Chicago Reaps Rewards of Airport Debt Rally in Midway Sale

  • $343 million issue will refinance debt, pay for projects
  • Pricing is 0.6 percentage points above 30-year benchmark debt

Chicago is benefiting from a rally in airport bonds as the junk-rated city sold about $343 million of federally tax-exempt securities for Midway International Airport to refinance debt and pay for projects.

The bonds due in 2046, which have the longest maturity, sold on Wednesday at 3.04 percent yield, according to data compiled by Bloomberg. That’s about 0.6 percentage points more than benchmark municipal debt, data compiled by Bloomberg show. The deal generated a present-value savings of $4.3 million, according to Molly Poppe, a city spokeswoman.

Prices of airport bonds are climbing as the improving economy boosts travel. The securities have returned 2.9 percent this year through Tuesday, outperforming the municipal market’s 2.8 percent jump, Bank of America Merrill Lynch data show. At this rate, airport debt is headed for a third straight year of gains.

“Some people would say the airports have an extra degree of separation from the city,” said Gabe Diederich, a Menomonee Falls, Wisconsin-based portfolio manager at Wells Fargo Asset Management, which manages about $39 billion of munis, including various Chicago bonds. “It almost seems like the positive halo of the airport sector is overwhelming the negative halo of being a Chicago-area issuer.”

Pension Woes

Chicago is struggling with a debt-wracked pension system that has a shortfall of more than $20 billion after years of shortchanging its four retirement funds. The increasing stress on its finances from the pension deficit spurred Moody’s Investors Service to lower its bond rating last May, leaving Chicago with the lowest credit ranking of any large U.S. city except once-bankrupt Detroit.

Mayor Rahm Emanuel reached an agreement this week with unions whose members participate in the laborers’ pension fund. The deal would force the city to pay more into the fund, while allowing employees to retire as early as 65 in exchange for higher pension contributions. The pact still needs state approval.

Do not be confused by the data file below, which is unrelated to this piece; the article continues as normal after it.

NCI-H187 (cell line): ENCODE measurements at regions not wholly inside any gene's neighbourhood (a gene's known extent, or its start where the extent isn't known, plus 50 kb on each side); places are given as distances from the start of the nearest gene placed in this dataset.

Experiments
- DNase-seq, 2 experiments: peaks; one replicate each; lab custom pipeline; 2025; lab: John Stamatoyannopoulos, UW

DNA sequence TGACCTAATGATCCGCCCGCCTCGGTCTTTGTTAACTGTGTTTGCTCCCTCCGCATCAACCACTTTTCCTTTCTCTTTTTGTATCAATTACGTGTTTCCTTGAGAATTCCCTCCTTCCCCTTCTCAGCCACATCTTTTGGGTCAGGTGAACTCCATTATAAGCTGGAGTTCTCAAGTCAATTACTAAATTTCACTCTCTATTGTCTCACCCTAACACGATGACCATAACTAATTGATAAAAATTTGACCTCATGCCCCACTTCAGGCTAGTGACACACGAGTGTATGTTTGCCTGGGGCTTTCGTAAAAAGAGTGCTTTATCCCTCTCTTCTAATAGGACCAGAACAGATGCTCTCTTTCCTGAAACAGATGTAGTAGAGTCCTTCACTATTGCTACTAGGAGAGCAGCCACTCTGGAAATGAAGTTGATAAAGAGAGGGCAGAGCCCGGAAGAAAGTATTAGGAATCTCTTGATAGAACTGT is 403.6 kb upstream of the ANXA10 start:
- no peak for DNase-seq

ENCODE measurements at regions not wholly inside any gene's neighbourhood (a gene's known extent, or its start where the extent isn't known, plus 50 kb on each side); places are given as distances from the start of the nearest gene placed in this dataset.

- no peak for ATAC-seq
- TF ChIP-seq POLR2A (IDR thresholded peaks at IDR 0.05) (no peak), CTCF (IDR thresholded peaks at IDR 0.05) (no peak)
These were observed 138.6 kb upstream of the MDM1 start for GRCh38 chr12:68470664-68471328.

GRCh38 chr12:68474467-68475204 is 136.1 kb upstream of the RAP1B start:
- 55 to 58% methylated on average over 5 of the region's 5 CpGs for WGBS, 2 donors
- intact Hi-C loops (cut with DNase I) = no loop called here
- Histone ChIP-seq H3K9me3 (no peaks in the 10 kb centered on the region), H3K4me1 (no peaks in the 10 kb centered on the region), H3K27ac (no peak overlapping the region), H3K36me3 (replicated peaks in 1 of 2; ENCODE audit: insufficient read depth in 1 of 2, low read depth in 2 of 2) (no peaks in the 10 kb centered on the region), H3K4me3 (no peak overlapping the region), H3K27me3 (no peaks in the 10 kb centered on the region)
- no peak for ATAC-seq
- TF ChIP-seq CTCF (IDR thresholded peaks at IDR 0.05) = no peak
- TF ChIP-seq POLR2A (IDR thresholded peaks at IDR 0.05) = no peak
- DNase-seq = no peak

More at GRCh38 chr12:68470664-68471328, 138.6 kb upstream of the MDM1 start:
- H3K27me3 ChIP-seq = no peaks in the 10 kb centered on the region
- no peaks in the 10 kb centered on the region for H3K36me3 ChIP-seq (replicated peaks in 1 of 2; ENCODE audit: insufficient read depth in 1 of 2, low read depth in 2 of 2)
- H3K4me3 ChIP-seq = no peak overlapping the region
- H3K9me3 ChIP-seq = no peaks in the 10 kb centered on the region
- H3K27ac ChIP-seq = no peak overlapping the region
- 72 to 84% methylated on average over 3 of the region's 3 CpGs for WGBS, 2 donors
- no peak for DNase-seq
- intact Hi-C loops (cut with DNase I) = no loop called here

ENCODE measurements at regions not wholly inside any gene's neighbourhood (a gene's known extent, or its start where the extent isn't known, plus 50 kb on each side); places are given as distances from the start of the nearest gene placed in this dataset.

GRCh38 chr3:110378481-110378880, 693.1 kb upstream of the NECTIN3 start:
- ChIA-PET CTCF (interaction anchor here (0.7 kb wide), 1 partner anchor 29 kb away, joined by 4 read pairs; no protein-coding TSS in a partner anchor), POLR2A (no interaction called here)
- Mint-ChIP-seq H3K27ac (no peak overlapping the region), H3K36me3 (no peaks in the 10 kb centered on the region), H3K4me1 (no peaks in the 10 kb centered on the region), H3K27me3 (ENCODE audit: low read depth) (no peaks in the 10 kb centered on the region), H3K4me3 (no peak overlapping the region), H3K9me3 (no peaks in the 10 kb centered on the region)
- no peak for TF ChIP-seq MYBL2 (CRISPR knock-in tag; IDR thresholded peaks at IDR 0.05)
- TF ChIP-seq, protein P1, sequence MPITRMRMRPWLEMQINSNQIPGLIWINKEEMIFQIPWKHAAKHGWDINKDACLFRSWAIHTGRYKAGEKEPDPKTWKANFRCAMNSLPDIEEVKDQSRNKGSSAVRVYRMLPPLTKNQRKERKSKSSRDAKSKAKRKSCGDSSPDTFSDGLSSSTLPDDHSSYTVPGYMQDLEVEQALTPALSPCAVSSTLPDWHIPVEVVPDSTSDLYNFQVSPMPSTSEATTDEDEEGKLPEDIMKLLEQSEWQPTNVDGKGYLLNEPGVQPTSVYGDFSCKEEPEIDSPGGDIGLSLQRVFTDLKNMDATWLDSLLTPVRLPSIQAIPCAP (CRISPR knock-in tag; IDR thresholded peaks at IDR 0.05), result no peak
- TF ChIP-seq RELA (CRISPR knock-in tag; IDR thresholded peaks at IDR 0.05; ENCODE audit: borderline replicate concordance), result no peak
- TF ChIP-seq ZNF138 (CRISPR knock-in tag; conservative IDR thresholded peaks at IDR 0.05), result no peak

S&P Global Ratings has the Midway bonds at A, the sixth-highest investment grade rating and two steps higher than its BBB+ rating on the city’s general-obligation debt. Fitch Ratings also ranks the Midway bonds at A.

Capital Improvements

The bond are second-lien revenue and revenue refunding securities that are limited obligations of the city and payable by a pledge of revenues from airport operations and other funds, according to bond documents.

Midway, about 10 miles (16 kilometers) southwest of Chicago’s downtown, had a record 11 million enplaned passengers last year, up 4.8 percent from the previous year, bond documents show. That performance is continuing this year: the first quarter of 2016 saw 2.3 million enplaned passengers, a record for the first three months of the year and a 4 percent jump from the same period in 2015. An enplanement is a revenue-generating passenger departing from or arriving at an airport.

The bonds’ proceeds will refinance debt, fund a deposit to the debt service reserve fund and cover projects as part of the capital improvement plan. These funds will help cover the costs of maintenance projects, as well as the expansion of the terminal parking garage and the security checkpoint to make more concession space to increase non-airline revenue, according to an investor presentation.

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